Of course in a university town all these things are always done in the name of educational quality. That is the justification that's always given for the ever-increasing cost of higher education (Over the past 20 years undergraduate tuition has increased by about 78% in real terms, while law school tuition has increased by more than 300%). A couple of days ago, a graduate of the George Washington Law School class of 2011 -- this graduate says he finished in the top 10% of his class at a school which is currently ranked 20th by USNWR, yet he doesn't have a job -- sent me a link to its new dean's explanation for why law school tuition is so high, and why it's difficult for schools to address the problem individually.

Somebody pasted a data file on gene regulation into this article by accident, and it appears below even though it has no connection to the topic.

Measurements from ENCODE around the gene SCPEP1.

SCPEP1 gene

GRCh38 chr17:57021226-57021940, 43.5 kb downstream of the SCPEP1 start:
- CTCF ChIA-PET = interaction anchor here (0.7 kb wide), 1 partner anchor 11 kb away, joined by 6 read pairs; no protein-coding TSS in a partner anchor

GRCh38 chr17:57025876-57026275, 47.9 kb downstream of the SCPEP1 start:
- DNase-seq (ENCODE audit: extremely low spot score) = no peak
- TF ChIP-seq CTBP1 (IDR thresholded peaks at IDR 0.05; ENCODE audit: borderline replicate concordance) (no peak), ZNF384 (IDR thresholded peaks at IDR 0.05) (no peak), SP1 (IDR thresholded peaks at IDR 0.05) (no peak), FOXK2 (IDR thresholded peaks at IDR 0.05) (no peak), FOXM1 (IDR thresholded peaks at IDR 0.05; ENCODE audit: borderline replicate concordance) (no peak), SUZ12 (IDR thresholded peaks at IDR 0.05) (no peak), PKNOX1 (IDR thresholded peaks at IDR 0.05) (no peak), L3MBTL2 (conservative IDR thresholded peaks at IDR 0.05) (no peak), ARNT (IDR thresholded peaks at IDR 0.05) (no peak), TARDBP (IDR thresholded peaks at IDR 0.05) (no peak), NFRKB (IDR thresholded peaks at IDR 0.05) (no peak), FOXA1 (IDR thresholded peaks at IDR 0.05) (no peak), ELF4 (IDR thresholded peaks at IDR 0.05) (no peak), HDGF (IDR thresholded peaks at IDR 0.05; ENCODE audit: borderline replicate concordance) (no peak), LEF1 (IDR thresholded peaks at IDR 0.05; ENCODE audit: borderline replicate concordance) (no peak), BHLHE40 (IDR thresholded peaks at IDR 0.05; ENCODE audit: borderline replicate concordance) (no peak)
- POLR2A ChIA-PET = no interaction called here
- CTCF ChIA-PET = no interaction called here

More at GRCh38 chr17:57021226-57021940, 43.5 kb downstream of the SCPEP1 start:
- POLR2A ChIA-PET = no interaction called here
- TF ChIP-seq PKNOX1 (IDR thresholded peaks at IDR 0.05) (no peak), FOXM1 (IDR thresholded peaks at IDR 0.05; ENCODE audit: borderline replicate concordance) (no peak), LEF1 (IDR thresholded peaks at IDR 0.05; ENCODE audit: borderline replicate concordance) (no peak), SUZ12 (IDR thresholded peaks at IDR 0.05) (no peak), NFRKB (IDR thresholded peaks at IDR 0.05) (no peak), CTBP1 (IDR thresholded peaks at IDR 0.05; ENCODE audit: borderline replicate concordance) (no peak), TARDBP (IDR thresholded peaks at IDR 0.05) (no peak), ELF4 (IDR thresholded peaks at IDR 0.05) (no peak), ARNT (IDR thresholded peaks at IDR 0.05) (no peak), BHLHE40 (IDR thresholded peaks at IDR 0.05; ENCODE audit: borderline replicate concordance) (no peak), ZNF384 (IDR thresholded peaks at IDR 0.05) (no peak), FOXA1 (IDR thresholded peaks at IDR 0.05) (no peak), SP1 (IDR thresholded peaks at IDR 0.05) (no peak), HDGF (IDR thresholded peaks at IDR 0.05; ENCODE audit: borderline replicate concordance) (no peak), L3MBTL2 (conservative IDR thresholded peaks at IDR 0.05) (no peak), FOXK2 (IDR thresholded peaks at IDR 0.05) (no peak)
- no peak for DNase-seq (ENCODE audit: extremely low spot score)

I'm not going to go over the dean's argument in detail, because pretty much everything he says has already been addressed on this blog. Instead I'd like to pose a simple question, which is really the only question that matters in the face of claims that by its nature a "top quality" legal education costs a lot. Is the University of Michigan Law School providing a legal education that is six times better than that which it provided 25 years ago? Because that's how much resident tuition has gone up in real, inflation adjusted terms. And before you get to that, we can put aside for the moment the whole question of taxpayer support for legal education by noting the quasi-private tuition paid by non-resident UM students has nearly tripled over the same time. Indeed 25 years ago Harvard and Yale and Stanford charged tuition figures that would, in constant inflation-adjusted dollars, make them among the cheapest law schools in the nation today. Apparently in the 1980s HYS grads -- let alone Michigan grads -- were getting a much worse legal education than what the average law student at a second or third-tier law school receives today (which is a shame given that these are the very people running today's law schools, not to mention the US government).